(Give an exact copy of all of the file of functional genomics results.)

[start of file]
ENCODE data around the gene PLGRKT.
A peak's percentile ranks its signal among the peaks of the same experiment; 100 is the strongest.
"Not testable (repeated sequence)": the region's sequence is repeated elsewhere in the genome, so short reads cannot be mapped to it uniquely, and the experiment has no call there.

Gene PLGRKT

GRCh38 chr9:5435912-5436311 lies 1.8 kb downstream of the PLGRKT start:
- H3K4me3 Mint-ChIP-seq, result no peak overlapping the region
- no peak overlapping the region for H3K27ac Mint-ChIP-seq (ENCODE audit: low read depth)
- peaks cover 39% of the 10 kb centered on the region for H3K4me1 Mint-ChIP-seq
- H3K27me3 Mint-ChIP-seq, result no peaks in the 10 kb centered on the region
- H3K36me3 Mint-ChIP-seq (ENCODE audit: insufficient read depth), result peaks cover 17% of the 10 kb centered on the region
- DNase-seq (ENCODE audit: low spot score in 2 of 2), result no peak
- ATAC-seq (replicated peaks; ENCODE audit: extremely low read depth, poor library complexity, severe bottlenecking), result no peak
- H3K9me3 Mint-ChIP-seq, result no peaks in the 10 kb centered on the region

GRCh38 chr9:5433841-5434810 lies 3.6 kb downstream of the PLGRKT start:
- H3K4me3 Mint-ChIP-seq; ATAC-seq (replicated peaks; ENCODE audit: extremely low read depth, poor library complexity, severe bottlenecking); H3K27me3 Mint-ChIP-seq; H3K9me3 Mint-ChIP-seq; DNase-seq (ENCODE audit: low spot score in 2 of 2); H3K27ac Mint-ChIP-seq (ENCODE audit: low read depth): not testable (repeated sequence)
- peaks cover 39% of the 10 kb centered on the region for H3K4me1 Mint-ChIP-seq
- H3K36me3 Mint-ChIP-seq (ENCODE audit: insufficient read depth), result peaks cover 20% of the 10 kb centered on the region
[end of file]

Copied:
ENCODE data around the gene PLGRKT.
A peak's percentile ranks its signal among the peaks of the same experiment; 100 is the strongest.
"Not testable (repeated sequence)": the region's sequence is repeated elsewhere in the genome, so short reads cannot be mapped to it uniquely, and the experiment has no call there.

Gene PLGRKT

GRCh38 chr9:5435912-5436311 lies 1.8 kb downstream of the PLGRKT start:
- H3K4me3 Mint-ChIP-seq, result no peak overlapping the region
- no peak overlapping the region for H3K27ac Mint-ChIP-seq (ENCODE audit: low read depth)
- peaks cover 39% of the 10 kb centered on the region for H3K4me1 Mint-ChIP-seq
- H3K27me3 Mint-ChIP-seq, result no peaks in the 10 kb centered on the region
- H3K36me3 Mint-ChIP-seq (ENCODE audit: insufficient read depth), result peaks cover 17% of the 10 kb centered on the region
- DNase-seq (ENCODE audit: low spot score in 2 of 2), result no peak
- ATAC-seq (replicated peaks; ENCODE audit: extremely low read depth, poor library complexity, severe bottlenecking), result no peak
- H3K9me3 Mint-ChIP-seq, result no peaks in the 10 kb centered on the region

GRCh38 chr9:5433841-5434810 lies 3.6 kb downstream of the PLGRKT start:
- H3K4me3 Mint-ChIP-seq; ATAC-seq (replicated peaks; ENCODE audit: extremely low read depth, poor library complexity, severe bottlenecking); H3K27me3 Mint-ChIP-seq; H3K9me3 Mint-ChIP-seq; DNase-seq (ENCODE audit: low spot score in 2 of 2); H3K27ac Mint-ChIP-seq (ENCODE audit: low read depth): not testable (repeated sequence)
- peaks cover 39% of the 10 kb centered on the region for H3K4me1 Mint-ChIP-seq
- H3K36me3 Mint-ChIP-seq (ENCODE audit: insufficient read depth), result peaks cover 20% of the 10 kb centered on the region